“. . . a bit of meat is better than a bit of bread, even from the point of view of chemical analysis.” (65)Bazarov is making a point to disagree with Yevdoksyia about being a sybarite and a liberal at the same time. She says that Sitnikov cannot be a liberal and still enjoy luxuries of life. “A drawing can present to me visually what a book needs ten whole pages to explain.” (81)
This statement represents the simplistic, uncomplicated, and uncluttered nature of Bazarov’s way of thinking. Less is more with his style. He does not need to bother with things like artistic sensibilities, or any other sensibilities for that matter.
“It’s a known fact that time sometimes flies like a bird and sometimes creeps along like a worm. But it’s best for a man if he doesn’t notice whether it’s passing quickly or slowly.” (87)The narrator is interjecting here to note the personality differences in people. Anna moves along in a structured environment, one in which Bazarov finds annoying and Arkady prefers: “Everything during the day took place at a known time” (87). The narrator is saying that a person can get more accomplished or just enjoy what she’s doing if she is not focused on time.
“He caught himself in all manner of ‘shameful’ thoughts as if a devil were playing with him. . . . But then he would usually stamp his foot and grind his teeth and shake his fist.” (90).This is Bazarov acting as the child he is. He throws a fit when he hears the human call of emotion.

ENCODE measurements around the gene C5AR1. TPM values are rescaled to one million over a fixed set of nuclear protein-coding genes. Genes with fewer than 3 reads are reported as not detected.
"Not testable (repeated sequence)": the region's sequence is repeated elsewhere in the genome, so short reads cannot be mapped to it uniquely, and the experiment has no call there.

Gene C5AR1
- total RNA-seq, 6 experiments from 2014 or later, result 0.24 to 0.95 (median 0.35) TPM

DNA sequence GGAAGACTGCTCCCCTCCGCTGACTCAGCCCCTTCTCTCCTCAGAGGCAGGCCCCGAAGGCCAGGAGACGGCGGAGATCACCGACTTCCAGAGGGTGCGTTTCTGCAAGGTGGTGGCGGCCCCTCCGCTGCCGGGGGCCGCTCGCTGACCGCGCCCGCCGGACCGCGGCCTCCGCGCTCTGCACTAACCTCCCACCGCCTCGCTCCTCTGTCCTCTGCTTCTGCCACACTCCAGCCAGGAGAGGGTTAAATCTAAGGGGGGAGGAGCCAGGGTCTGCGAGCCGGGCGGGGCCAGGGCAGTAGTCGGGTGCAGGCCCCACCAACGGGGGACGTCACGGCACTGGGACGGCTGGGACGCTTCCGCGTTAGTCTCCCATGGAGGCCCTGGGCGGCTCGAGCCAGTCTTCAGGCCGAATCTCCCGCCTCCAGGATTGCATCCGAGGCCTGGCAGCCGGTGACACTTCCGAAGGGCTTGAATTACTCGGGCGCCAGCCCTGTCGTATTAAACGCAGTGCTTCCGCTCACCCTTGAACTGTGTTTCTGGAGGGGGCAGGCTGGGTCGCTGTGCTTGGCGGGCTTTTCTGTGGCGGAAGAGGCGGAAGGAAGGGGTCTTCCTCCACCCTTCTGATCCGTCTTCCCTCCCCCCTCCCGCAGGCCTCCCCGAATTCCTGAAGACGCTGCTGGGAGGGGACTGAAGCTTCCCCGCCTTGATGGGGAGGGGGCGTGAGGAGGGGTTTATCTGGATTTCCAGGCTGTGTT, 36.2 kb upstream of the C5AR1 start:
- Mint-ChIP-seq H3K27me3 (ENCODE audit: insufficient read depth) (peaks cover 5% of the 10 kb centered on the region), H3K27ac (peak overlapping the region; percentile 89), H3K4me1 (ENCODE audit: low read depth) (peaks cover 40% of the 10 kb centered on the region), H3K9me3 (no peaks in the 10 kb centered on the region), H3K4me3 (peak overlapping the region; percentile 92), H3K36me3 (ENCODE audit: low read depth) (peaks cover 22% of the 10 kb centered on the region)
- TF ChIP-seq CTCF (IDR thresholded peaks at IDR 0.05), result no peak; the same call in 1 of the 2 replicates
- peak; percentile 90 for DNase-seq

“The appearance of vulgarity often serves a purpose in life: it reduces the tension in strings that are drawn too tight and calms down feelings that are overly confident or forgetful, reminding them how closely related vulgarity is to them.” (104)In this scene, after a heated debate between Anna and Bazarov about love, Sitnikov comes for a visit, barging in in his garrulous way. The tension is interrupted, the atmosphere changes, not necessarily to something more desirable, but everything is halted for the moment. Their temporary savior has arrived.
“Every man is hanging on a thread, any moment an abyss can open up beneath him, but he still has to go and think up all manner of troubles for himself and ruin his life” (108)Bazarov pinpoints the exact problem with love and relationships, especially his own. He knows he is ruining his life and has wasted time not allowing himself to engage in feelings. Yet when an obstacle gets in his way, instead of confronting it and perhaps fighting it tooth and nail, he retreats back into his decrepit way of life.
“And now, Arina Vlasyevna, I hope that, having sated your mother’s heart, you’ll also think of feeding your dear guests, because, as you know, you can’t get nightingales to sing on just stories.” (111)This is spoken by Vasily, Bazarov’s father. He’s pleading with his wife to stop her emotional outburst of joy with seeing her son and fix some food for Bazarov and Arkady. People need food, not just words, to sustain them. This was Vasily’s gentle way of getting things back into order.
“We’ll do without beef, if there isn’t any there’s nothing we can do. They say poverty isn’t a vice.” (113)This an interesting quote by Bazarov. It almost doesn’t sound like him. The servant is explaining that there isn’t any beef for the meal; however, Bazarov is not worried. He doesn’t apologize for his parents’ small home, for his mother’s emotional outbursts. Rather, they pull him back into the reality of simple living, at least for the moment.
“‘I suppose it’s time for the travelers to go to the arms of Morpheus,’ said Vasily Ivanovich.” (117)Bazarov and Arkady are talking in the garden after dinner, and Bazarov says something about being sleepy. Vasily refers to the Roman god of dreams in his quote, also important because it shows that Vasily is an educated man, even though he lives simply in the country.
“A dead man is no friend for the living.” (194)This is spoken by Bazarov on his deathbed, with Anna next to him. It is his confession. He knows the kind of man he is, and he is openly apologizing to her for his acts.